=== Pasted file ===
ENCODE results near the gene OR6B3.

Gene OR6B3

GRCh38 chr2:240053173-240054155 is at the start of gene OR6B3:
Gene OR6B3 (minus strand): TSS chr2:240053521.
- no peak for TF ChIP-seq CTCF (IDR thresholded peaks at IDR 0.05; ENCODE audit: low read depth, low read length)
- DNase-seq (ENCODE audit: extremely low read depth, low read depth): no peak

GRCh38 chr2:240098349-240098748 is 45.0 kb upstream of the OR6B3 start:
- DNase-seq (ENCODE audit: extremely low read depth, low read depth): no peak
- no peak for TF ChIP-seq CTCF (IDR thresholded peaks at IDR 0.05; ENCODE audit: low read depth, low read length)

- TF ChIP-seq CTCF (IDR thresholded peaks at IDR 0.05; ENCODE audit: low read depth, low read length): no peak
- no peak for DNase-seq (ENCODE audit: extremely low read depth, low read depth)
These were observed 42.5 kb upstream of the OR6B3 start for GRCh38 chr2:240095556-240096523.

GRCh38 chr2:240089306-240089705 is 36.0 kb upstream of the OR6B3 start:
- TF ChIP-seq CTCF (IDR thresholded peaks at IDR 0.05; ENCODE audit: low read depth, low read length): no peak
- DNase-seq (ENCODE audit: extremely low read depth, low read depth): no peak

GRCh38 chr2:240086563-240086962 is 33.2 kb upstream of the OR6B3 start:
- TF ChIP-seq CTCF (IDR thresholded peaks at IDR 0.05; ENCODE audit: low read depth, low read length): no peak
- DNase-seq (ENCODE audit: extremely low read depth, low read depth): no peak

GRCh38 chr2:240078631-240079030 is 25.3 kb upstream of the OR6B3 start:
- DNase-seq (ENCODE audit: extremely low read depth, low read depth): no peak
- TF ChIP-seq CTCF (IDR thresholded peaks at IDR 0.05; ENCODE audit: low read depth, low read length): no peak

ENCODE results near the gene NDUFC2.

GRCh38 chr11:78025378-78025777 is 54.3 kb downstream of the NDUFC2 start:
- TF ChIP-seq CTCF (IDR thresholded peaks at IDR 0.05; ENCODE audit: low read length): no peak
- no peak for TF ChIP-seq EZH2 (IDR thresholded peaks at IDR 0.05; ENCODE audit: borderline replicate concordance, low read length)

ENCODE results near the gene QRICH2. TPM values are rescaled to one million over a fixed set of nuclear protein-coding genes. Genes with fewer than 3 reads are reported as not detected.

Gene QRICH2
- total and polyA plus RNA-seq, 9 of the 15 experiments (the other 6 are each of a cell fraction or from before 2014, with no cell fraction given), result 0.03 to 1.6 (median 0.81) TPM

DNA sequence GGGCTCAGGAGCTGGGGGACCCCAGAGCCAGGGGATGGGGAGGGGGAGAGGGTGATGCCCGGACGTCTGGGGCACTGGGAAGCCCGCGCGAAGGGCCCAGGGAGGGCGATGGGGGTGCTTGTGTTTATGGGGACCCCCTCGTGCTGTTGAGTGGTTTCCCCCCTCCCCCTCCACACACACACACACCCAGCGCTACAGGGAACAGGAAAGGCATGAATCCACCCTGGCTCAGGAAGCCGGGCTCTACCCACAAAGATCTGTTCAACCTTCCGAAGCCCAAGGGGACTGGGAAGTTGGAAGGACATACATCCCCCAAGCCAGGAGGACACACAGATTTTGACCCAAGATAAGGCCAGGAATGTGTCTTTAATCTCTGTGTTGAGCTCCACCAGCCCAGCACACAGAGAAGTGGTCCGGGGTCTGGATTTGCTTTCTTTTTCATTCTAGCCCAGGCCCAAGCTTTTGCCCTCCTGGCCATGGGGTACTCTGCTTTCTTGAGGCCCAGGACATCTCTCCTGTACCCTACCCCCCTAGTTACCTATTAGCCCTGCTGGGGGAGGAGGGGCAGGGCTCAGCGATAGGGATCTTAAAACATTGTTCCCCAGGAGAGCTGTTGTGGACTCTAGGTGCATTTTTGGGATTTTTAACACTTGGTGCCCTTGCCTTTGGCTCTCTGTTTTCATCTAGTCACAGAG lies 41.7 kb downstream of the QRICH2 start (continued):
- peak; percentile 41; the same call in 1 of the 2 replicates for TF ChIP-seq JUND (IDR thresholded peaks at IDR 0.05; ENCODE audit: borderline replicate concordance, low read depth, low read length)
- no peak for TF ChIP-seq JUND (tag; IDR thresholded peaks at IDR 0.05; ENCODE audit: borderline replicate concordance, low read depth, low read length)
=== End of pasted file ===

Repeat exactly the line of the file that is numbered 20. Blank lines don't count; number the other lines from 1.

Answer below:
- DNase-seq (ENCODE audit: extremely low read depth, low read depth): no peak